Missing Arsenio

Jozen Cummings takes it back:

Of all the shows the network aired back in their experimental years, nothing moved the pop-culture needle more than Arsenio Hall's version of late-night TV. Those who tuned into The Arsenio Hall Show back in the early '90s can easily recall their fondest memory. Political junkies and historians will remember that it was there, a young presidential candidate jammed on his tenor sax with The Arsenio Hall Show band, arguably locking in the "black" vote. Sports buffs will remember Magic Johnson giving his first interview to Hall after he announced that he was HIV-positive. And hip-hop heads surely can't forget the way Arsenio Hall thoroughly embarrassed Vanilla Ice.

No we can't. What I remember most about Arsenio is that there was so little bandwidth back then, so few channels. And for Arsenio to have one of those was shocking and incredible. Of course, in my house, there was no real culture of TV. I heard about almost all of his interviews the next day at school.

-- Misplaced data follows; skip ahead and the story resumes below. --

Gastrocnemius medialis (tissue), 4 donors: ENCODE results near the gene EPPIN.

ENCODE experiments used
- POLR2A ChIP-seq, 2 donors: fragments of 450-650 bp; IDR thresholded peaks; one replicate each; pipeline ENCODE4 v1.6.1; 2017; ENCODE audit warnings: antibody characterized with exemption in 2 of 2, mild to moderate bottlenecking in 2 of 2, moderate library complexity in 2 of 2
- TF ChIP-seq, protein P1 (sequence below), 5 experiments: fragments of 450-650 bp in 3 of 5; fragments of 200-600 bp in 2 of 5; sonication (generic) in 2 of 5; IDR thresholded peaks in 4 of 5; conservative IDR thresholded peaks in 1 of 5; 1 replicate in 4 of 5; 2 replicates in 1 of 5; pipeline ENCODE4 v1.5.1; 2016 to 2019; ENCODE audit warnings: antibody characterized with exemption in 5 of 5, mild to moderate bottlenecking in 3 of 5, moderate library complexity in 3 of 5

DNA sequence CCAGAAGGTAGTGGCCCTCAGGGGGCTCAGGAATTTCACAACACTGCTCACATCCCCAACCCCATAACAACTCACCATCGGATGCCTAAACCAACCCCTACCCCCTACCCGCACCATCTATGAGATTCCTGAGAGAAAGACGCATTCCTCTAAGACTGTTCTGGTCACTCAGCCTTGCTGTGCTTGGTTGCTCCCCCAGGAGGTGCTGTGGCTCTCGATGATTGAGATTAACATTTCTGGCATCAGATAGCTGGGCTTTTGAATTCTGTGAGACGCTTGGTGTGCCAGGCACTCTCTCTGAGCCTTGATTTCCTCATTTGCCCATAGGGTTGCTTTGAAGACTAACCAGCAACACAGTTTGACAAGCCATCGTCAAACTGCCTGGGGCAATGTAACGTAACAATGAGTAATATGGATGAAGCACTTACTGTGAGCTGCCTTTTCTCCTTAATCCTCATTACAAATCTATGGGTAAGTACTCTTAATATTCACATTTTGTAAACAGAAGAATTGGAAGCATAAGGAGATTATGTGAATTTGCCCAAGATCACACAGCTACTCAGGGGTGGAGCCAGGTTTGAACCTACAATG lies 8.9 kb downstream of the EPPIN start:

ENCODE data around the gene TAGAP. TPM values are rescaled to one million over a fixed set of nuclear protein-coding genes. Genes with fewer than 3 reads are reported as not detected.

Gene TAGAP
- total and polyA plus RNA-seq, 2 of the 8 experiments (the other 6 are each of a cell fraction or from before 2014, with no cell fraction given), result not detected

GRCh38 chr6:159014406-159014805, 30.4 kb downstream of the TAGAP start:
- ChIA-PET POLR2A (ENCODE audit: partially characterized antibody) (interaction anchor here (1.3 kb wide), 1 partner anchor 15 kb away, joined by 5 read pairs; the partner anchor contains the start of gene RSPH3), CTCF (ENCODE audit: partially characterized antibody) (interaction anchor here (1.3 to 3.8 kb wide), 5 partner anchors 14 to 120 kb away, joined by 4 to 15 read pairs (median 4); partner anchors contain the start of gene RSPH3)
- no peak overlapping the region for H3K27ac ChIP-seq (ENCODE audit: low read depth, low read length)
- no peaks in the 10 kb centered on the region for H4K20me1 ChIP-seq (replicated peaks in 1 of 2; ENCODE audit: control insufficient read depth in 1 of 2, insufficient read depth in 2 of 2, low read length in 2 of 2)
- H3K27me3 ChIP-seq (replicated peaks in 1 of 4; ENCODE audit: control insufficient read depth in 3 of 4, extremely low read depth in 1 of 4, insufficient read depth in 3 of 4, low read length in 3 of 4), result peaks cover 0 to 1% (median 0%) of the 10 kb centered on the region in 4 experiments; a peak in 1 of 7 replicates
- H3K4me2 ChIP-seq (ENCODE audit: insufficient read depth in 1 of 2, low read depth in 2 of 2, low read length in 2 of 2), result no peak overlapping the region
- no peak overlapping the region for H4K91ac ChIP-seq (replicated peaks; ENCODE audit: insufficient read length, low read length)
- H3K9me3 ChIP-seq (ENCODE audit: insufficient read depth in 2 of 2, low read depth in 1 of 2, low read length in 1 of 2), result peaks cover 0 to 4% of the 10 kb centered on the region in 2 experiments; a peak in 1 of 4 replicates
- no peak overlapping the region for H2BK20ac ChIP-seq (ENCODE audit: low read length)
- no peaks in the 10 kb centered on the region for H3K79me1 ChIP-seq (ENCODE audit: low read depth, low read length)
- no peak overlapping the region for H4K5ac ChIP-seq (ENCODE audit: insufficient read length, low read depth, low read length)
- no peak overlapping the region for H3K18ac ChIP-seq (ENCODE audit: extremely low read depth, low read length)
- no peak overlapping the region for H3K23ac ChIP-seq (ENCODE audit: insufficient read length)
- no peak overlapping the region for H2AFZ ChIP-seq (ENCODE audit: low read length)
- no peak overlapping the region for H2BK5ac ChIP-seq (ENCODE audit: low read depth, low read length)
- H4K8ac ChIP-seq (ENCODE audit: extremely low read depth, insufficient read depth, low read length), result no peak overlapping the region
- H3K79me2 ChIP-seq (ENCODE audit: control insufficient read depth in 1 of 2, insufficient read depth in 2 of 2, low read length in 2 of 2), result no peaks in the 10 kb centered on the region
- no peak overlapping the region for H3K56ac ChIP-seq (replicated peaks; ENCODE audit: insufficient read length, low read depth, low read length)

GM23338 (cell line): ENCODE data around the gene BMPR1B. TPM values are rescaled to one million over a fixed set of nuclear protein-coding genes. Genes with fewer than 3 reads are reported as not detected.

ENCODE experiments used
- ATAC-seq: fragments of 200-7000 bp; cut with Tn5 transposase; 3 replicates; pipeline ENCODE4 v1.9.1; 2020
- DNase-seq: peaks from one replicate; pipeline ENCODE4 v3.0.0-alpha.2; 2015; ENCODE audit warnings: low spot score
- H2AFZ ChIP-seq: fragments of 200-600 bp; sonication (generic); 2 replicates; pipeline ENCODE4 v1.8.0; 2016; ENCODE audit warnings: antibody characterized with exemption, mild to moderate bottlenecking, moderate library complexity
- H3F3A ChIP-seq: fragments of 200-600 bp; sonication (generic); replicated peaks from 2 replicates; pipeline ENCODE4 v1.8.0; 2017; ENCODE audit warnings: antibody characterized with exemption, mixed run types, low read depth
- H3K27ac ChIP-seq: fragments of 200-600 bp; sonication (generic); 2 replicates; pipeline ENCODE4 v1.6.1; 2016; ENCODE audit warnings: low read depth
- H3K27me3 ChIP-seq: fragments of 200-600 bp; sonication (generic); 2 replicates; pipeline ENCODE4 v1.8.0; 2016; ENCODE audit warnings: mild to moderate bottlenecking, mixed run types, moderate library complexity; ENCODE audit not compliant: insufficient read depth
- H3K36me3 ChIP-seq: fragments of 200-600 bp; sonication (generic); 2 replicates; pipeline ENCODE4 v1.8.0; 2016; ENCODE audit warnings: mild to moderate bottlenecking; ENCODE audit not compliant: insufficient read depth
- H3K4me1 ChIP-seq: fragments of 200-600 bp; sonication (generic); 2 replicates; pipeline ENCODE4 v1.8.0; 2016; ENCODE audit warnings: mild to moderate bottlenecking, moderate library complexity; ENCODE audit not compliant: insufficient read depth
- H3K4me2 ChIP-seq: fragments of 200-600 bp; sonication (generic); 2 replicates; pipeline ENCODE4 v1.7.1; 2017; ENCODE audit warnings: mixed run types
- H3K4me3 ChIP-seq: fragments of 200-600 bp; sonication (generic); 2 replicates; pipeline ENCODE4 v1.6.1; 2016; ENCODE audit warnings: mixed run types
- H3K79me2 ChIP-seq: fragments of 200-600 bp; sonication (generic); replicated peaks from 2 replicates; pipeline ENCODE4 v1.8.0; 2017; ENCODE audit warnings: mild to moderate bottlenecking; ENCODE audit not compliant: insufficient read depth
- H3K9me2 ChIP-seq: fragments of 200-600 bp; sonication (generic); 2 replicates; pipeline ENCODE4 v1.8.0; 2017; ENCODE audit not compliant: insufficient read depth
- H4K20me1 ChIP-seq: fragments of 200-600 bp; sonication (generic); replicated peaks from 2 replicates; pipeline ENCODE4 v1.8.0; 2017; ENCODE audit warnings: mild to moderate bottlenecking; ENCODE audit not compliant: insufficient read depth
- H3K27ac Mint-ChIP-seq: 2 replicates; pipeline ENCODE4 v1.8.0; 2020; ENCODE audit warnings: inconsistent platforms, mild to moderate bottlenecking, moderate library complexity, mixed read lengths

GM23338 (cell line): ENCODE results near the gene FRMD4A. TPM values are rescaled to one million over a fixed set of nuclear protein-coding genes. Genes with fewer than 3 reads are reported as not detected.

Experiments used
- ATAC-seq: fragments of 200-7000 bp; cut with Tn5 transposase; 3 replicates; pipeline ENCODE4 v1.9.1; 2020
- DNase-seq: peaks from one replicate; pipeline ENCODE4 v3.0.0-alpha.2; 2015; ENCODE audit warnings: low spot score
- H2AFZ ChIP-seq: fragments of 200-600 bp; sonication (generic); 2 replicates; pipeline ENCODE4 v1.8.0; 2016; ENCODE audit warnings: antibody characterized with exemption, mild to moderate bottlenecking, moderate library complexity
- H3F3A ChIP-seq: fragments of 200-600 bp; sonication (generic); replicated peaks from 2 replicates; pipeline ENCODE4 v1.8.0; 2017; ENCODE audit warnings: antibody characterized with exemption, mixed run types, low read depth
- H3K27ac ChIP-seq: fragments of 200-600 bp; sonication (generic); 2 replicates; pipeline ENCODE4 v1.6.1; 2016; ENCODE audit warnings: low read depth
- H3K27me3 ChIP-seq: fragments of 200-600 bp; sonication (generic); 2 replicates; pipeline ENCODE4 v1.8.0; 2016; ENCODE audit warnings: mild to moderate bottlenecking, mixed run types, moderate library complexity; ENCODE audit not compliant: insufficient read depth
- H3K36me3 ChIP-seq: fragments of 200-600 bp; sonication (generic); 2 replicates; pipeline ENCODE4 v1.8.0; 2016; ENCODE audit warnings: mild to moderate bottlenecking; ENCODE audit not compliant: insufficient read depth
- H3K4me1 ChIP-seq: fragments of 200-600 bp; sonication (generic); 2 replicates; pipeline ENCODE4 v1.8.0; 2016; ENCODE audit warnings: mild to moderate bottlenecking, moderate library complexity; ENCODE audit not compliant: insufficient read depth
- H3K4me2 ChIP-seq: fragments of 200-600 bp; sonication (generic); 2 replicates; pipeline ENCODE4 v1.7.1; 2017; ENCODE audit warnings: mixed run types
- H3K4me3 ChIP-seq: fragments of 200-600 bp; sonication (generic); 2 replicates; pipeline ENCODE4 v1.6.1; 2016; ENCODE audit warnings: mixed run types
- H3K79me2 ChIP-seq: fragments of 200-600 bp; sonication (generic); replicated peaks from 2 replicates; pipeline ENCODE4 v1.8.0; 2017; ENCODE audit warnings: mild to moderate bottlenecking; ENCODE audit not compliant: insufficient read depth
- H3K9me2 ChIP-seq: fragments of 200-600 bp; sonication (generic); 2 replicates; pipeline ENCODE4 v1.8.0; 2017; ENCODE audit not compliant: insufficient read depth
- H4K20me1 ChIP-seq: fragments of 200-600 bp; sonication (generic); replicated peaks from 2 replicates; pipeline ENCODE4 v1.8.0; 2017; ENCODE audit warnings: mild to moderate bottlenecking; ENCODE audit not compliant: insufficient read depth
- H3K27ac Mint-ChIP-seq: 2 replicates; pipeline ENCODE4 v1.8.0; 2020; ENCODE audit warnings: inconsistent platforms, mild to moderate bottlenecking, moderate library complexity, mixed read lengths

Sad to see Pac in this. When your young and people die, you really don't have any sense of the tragedy, because you don't really know how long life really is, and how much there is to missed.

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Ta-Nehisi Coates is a national correspondent at The Atlantic, where he writes about culture, politics, and social issues. He is the author of the memoir The Beautiful Struggle.

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